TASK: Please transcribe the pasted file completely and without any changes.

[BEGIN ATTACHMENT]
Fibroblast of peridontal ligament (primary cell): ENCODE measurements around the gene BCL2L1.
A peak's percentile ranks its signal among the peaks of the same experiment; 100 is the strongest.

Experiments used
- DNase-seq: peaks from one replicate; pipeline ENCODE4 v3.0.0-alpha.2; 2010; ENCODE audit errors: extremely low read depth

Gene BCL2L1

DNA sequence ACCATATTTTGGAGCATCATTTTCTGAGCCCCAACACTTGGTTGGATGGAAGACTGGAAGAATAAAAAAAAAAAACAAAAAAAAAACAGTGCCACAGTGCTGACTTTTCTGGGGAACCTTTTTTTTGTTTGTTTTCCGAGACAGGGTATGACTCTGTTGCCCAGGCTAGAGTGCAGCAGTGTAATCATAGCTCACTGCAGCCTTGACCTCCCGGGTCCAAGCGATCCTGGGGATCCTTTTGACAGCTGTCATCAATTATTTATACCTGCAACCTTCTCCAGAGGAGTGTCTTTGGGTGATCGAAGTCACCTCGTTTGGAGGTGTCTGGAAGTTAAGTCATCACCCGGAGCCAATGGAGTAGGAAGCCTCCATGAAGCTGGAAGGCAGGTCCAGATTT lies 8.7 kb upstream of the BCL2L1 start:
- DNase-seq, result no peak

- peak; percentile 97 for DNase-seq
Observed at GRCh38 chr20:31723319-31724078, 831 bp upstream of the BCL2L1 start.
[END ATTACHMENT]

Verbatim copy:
Fibroblast of peridontal ligament (primary cell): ENCODE measurements around the gene BCL2L1.
A peak's percentile ranks its signal among the peaks of the same experiment; 100 is the strongest.

Experiments used
- DNase-seq: peaks from one replicate; pipeline ENCODE4 v3.0.0-alpha.2; 2010; ENCODE audit errors: extremely low read depth

Gene BCL2L1

DNA sequence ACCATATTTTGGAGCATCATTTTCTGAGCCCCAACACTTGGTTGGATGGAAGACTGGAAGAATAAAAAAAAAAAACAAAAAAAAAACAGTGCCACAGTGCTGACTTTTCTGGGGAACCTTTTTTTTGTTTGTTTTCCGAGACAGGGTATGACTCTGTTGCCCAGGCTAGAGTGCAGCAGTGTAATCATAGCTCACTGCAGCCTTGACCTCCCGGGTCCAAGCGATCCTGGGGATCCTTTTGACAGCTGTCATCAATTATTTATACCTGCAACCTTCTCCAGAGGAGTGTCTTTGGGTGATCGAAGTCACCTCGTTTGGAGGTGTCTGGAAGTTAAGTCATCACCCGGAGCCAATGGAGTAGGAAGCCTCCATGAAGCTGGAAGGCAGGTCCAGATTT lies 8.7 kb upstream of the BCL2L1 start:
- DNase-seq, result no peak

- peak; percentile 97 for DNase-seq
Observed at GRCh38 chr20:31723319-31724078, 831 bp upstream of the BCL2L1 start.